When tens of thousands of fans assemble in Louisville, Kentucky, for the Kentucky Derby, they will witness a phenomenon somewhat unusual for today’s American sporting events: of some 20 riders, none are African-American. Yet in the first Kentucky Derby in 1875, 13 out of 15 jockeys were black. Among the first 28 derby winners, 15 were black. African-American jockeys excelled in the sport in the late 1800s. But by 1921, they had disappeared from the Kentucky track and would not return until Marlon St. Julien rode in the 2000 race.
African-American jockeys’ dominance in the world of racing is a history nearly forgotten today. Their participation dates back to colonial times, when the British brought their love of horseracing to the New World. Founding Fathers George Washington and Thomas Jefferson frequented the track, and when President Andrew Jackson moved into the White House in 1829, he brought along his best Thoroughbreds and his black jockeys. Because racing was tremendously popular in the South, it is not surprising that the first black jockeys were slaves. They cleaned the stables and handled the grooming and training of some of the country’s most valuable horseflesh. From such responsibility, slaves developed the abilities needed to calm and connect with Thoroughbreds, skills demanded of successful jockeys.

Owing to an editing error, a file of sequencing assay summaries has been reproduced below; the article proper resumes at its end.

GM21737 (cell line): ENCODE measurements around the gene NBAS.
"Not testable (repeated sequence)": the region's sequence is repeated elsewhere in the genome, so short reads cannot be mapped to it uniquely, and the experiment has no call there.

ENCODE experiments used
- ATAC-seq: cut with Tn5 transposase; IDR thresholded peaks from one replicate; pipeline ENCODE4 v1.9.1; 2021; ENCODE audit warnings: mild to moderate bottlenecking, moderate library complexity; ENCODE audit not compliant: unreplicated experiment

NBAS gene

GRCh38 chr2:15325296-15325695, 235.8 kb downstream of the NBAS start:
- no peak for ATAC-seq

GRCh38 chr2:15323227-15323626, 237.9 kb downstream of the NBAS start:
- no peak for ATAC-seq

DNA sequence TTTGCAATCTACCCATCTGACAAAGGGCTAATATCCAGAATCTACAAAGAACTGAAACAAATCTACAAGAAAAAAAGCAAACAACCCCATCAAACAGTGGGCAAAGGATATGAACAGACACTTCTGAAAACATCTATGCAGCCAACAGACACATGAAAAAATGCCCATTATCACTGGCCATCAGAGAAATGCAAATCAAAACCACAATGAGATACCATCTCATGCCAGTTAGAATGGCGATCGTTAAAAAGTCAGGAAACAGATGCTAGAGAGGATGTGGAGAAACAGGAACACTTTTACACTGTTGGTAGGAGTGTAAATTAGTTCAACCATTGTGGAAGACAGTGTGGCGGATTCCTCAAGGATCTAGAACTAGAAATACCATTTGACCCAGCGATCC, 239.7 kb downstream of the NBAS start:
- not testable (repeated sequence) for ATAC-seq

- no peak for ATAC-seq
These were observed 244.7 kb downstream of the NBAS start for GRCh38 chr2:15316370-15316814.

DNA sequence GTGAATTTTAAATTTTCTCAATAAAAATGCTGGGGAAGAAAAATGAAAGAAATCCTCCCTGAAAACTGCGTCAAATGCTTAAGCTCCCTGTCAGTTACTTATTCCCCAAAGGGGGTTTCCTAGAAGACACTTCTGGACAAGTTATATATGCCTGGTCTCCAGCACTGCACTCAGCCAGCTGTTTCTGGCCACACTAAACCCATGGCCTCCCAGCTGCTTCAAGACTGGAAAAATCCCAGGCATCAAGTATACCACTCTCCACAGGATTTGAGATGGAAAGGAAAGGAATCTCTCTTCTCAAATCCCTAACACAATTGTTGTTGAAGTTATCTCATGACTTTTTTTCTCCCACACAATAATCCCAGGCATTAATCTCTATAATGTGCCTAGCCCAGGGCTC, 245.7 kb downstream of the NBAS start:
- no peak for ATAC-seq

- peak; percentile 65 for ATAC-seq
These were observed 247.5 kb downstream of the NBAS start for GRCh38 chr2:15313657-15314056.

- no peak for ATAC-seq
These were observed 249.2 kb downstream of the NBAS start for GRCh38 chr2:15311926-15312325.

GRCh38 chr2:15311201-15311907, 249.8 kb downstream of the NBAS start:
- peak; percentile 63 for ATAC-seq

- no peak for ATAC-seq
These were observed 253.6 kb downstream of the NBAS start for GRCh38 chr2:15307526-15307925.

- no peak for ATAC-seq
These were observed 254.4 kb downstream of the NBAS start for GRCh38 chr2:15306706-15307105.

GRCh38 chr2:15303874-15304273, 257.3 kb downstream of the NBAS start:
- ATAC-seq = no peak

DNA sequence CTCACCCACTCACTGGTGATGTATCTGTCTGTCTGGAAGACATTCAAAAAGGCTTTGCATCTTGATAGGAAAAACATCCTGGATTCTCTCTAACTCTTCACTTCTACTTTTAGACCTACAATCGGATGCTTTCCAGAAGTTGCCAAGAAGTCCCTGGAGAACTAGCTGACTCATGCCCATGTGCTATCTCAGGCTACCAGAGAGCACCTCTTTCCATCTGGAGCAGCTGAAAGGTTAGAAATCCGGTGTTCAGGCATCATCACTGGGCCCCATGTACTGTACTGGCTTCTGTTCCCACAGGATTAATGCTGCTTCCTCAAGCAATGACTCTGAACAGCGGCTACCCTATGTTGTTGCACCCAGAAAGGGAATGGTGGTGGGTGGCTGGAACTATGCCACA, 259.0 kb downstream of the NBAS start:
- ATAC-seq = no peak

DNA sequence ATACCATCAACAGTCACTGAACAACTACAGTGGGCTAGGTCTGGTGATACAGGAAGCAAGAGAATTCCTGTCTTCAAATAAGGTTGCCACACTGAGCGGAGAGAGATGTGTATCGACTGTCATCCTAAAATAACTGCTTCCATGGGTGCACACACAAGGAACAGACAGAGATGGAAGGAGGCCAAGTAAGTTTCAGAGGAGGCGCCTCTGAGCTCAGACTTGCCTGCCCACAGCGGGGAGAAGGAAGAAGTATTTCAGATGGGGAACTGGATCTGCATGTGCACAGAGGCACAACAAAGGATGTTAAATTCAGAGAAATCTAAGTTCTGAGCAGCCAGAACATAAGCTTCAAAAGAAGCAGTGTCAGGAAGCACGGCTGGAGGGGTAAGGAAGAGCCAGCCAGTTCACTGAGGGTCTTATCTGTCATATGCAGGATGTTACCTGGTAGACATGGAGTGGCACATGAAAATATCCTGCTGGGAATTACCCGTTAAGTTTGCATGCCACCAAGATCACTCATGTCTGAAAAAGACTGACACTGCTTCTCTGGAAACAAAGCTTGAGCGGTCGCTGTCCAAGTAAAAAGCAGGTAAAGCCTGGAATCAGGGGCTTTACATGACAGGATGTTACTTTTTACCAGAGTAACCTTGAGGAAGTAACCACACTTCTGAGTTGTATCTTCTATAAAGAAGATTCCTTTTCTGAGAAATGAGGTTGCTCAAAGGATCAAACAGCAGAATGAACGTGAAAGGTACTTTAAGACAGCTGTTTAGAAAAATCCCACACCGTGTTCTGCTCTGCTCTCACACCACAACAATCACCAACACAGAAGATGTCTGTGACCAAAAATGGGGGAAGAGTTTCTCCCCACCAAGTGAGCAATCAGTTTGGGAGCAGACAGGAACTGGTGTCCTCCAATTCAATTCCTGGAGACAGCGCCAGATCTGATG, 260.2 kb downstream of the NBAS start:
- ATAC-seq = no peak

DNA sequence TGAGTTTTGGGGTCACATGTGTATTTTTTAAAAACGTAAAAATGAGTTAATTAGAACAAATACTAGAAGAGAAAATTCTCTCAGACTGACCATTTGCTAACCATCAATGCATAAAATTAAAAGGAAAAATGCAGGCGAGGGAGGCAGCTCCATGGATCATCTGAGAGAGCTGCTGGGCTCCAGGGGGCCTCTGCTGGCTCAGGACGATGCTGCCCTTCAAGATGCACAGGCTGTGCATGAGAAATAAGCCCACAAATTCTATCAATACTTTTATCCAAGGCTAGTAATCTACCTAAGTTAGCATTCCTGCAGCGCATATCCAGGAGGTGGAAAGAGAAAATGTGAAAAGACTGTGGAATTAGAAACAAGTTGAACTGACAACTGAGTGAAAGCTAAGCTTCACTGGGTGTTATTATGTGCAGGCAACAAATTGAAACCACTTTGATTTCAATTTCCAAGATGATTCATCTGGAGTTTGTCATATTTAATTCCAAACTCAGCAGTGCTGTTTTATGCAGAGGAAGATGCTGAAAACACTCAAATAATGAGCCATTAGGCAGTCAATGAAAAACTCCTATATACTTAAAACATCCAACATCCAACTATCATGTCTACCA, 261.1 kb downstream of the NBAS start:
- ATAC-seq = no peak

For blacks, racing provided a false sense of freedom. They were allowed to travel the racing circuit, and some even managed their owners’ racing operation. They competed alongside whites. When black riders were cheered to the finish line, the only colors that mattered were the colors of their silk jackets, representing their stables. Horseracing was entertaining for white owners and slaves alike and one of the few ways for slaves to achieve status.
After the Civil War, which had devastated racing in the South, emancipated African-American jockeys followed the money to tracks in New York, New Jersey and Pennsylvania. “African Americans had been involved in racing and with horses since the beginning,” says Anne Butler, director of Kentucky State University's Center for the Study of Kentucky African Americans. “By the time freedom came they were still rooted in the sport.”